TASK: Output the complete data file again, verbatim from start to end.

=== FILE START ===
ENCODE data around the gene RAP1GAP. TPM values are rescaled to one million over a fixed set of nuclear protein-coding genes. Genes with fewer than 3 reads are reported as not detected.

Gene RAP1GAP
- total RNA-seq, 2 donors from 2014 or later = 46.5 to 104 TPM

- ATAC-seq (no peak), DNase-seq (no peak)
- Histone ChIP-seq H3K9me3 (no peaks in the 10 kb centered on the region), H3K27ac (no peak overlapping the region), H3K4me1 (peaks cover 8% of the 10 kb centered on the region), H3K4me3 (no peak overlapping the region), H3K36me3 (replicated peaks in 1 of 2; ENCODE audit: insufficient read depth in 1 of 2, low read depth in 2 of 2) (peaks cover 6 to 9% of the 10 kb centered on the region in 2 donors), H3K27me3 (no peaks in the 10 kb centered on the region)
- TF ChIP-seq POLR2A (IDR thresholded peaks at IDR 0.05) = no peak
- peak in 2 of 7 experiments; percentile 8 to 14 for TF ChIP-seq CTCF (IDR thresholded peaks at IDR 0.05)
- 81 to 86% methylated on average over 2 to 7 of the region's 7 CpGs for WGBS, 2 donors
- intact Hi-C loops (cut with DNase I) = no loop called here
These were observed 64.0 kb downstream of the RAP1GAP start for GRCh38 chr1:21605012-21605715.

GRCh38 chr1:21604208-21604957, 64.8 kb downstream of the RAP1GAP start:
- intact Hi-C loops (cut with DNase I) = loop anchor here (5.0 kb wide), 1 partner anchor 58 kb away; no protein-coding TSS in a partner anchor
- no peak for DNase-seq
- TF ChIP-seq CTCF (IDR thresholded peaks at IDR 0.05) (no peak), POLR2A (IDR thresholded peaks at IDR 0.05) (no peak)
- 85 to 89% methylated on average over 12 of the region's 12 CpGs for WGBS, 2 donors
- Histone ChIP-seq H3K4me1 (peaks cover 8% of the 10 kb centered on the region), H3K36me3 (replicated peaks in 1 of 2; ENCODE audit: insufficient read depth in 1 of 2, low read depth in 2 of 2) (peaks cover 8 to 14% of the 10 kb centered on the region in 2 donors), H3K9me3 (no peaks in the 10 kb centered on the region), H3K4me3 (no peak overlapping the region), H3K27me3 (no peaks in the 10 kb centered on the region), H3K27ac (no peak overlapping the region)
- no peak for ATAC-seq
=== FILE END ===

ENCODE data around the gene RAP1GAP. TPM values are rescaled to one million over a fixed set of nuclear protein-coding genes. Genes with fewer than 3 reads are reported as not detected.

Gene RAP1GAP
- total RNA-seq, 2 donors from 2014 or later = 46.5 to 104 TPM

- ATAC-seq (no peak), DNase-seq (no peak)
- Histone ChIP-seq H3K9me3 (no peaks in the 10 kb centered on the region), H3K27ac (no peak overlapping the region), H3K4me1 (peaks cover 8% of the 10 kb centered on the region), H3K4me3 (no peak overlapping the region), H3K36me3 (replicated peaks in 1 of 2; ENCODE audit: insufficient read depth in 1 of 2, low read depth in 2 of 2) (peaks cover 6 to 9% of the 10 kb centered on the region in 2 donors), H3K27me3 (no peaks in the 10 kb centered on the region)
- TF ChIP-seq POLR2A (IDR thresholded peaks at IDR 0.05) = no peak
- peak in 2 of 7 experiments; percentile 8 to 14 for TF ChIP-seq CTCF (IDR thresholded peaks at IDR 0.05)
- 81 to 86% methylated on average over 2 to 7 of the region's 7 CpGs for WGBS, 2 donors
- intact Hi-C loops (cut with DNase I) = no loop called here
These were observed 64.0 kb downstream of the RAP1GAP start for GRCh38 chr1:21605012-21605715.

GRCh38 chr1:21604208-21604957, 64.8 kb downstream of the RAP1GAP start:
- intact Hi-C loops (cut with DNase I) = loop anchor here (5.0 kb wide), 1 partner anchor 58 kb away; no protein-coding TSS in a partner anchor
- no peak for DNase-seq
- TF ChIP-seq CTCF (IDR thresholded peaks at IDR 0.05) (no peak), POLR2A (IDR thresholded peaks at IDR 0.05) (no peak)
- 85 to 89% methylated on average over 12 of the region's 12 CpGs for WGBS, 2 donors
- Histone ChIP-seq H3K4me1 (peaks cover 8% of the 10 kb centered on the region), H3K36me3 (replicated peaks in 1 of 2; ENCODE audit: insufficient read depth in 1 of 2, low read depth in 2 of 2) (peaks cover 8 to 14% of the 10 kb centered on the region in 2 donors), H3K9me3 (no peaks in the 10 kb centered on the region), H3K4me3 (no peak overlapping the region), H3K27me3 (no peaks in the 10 kb centered on the region), H3K27ac (no peak overlapping the region)
- no peak for ATAC-seq